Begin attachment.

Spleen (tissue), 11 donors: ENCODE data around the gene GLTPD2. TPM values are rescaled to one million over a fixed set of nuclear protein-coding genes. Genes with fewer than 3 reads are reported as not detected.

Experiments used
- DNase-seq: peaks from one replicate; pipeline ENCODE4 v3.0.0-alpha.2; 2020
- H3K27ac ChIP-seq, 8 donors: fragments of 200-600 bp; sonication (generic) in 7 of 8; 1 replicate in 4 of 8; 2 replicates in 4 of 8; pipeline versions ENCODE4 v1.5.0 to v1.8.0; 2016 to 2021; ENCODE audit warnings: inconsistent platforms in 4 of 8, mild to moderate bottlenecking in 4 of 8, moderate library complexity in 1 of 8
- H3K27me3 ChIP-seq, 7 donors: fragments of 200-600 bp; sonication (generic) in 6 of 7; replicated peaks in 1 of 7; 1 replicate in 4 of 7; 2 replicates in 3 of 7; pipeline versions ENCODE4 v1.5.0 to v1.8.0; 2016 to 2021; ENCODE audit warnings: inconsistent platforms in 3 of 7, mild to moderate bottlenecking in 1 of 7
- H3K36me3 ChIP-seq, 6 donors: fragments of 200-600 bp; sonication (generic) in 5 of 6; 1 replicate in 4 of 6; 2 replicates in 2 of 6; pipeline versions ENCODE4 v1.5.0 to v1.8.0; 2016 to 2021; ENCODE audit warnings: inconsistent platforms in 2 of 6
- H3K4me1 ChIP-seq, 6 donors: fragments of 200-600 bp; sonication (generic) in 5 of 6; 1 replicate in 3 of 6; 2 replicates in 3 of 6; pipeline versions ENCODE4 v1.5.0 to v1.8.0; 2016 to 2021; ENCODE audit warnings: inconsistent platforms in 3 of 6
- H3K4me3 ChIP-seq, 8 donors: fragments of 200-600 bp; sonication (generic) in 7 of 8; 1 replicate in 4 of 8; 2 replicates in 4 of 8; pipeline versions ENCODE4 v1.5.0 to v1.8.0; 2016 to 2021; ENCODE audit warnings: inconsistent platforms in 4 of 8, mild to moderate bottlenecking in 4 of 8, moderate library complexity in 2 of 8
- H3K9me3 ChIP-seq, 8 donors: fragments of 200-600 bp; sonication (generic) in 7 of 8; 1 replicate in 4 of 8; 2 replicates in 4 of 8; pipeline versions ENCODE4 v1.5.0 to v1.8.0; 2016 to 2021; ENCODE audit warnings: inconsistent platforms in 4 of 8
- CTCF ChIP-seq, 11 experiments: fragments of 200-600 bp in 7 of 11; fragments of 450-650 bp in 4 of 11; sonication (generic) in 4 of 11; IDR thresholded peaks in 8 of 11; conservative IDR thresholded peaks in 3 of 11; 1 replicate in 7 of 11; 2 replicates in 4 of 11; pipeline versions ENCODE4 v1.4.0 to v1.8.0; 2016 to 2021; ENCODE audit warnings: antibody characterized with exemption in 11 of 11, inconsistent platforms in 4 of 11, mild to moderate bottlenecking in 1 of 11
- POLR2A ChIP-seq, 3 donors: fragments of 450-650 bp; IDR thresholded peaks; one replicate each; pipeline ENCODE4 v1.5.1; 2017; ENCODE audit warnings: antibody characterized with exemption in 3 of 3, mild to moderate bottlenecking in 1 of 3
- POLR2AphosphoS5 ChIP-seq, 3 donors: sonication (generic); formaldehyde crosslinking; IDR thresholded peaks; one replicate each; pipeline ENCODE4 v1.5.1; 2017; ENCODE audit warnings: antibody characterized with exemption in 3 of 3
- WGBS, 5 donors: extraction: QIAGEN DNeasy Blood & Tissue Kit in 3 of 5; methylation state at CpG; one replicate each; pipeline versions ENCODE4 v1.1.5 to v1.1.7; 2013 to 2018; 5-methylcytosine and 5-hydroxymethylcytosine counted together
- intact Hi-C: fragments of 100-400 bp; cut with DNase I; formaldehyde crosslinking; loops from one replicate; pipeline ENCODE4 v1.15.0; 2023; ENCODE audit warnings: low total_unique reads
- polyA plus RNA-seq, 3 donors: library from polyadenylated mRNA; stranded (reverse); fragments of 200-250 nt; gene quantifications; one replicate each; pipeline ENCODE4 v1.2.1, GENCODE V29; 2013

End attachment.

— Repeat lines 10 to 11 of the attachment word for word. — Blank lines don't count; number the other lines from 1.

- CTCF ChIP-seq, 11 experiments: fragments of 200-600 bp in 7 of 11; fragments of 450-650 bp in 4 of 11; sonication (generic) in 4 of 11; IDR thresholded peaks in 8 of 11; conservative IDR thresholded peaks in 3 of 11; 1 replicate in 7 of 11; 2 replicates in 4 of 11; pipeline versions ENCODE4 v1.4.0 to v1.8.0; 2016 to 2021; ENCODE audit warnings: antibody characterized with exemption in 11 of 11, inconsistent platforms in 4 of 11, mild to moderate bottlenecking in 1 of 11
- POLR2A ChIP-seq, 3 donors: fragments of 450-650 bp; IDR thresholded peaks; one replicate each; pipeline ENCODE4 v1.5.1; 2017; ENCODE audit warnings: antibody characterized with exemption in 3 of 3, mild to moderate bottlenecking in 1 of 3